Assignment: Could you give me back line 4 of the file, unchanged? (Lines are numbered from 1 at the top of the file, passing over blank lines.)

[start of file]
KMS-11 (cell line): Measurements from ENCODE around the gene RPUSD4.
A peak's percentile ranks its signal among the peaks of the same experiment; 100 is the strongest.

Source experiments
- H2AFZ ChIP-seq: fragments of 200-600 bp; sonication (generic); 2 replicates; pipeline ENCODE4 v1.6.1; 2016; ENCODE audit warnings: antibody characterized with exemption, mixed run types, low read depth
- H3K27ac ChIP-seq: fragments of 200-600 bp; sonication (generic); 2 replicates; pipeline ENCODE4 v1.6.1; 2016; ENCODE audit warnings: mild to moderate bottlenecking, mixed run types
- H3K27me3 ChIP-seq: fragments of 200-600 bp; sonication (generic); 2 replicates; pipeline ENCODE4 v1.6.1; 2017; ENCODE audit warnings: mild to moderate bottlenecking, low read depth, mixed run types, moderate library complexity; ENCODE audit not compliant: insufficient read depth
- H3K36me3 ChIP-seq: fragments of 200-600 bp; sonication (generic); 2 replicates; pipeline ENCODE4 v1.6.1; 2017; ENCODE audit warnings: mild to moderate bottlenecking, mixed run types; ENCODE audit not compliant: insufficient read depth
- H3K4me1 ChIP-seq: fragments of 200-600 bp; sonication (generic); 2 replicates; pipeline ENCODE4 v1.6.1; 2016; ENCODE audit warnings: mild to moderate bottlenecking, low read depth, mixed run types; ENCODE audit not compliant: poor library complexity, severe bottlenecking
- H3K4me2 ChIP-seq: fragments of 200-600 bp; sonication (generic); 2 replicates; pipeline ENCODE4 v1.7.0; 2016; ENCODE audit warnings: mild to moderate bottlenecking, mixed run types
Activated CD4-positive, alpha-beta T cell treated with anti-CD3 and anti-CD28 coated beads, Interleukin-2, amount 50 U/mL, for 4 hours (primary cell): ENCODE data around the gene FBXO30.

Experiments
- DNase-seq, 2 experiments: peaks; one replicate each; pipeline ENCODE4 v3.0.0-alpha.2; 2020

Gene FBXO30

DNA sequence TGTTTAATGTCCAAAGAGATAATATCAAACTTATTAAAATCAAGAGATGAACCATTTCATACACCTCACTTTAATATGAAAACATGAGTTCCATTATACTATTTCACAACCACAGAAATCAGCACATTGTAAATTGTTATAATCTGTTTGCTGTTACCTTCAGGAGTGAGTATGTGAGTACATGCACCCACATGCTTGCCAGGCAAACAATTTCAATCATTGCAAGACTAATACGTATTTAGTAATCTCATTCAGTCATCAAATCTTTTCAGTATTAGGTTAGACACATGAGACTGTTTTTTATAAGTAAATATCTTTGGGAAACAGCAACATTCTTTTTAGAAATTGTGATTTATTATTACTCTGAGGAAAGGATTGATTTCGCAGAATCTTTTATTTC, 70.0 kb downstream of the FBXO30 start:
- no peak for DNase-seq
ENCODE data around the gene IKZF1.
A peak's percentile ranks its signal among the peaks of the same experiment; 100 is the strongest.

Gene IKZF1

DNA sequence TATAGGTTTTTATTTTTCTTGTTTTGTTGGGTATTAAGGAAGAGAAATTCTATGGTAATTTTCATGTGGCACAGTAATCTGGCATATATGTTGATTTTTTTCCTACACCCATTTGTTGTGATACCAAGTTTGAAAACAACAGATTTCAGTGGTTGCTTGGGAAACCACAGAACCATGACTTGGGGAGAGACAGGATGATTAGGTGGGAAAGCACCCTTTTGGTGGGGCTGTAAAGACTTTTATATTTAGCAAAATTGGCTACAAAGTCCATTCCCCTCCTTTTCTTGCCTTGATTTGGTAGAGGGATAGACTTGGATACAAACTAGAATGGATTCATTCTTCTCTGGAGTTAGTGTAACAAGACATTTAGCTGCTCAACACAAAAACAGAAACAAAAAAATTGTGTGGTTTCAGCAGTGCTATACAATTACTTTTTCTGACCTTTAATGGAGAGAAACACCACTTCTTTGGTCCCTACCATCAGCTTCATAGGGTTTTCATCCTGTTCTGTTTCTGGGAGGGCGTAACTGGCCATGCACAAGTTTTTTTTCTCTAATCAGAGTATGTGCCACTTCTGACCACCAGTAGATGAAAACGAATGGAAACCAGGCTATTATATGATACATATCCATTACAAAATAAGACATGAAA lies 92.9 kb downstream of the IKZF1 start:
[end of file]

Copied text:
- H2AFZ ChIP-seq: fragments of 200-600 bp; sonication (generic); 2 replicates; pipeline ENCODE4 v1.6.1; 2016; ENCODE audit warnings: antibody characterized with exemption, mixed run types, low read depth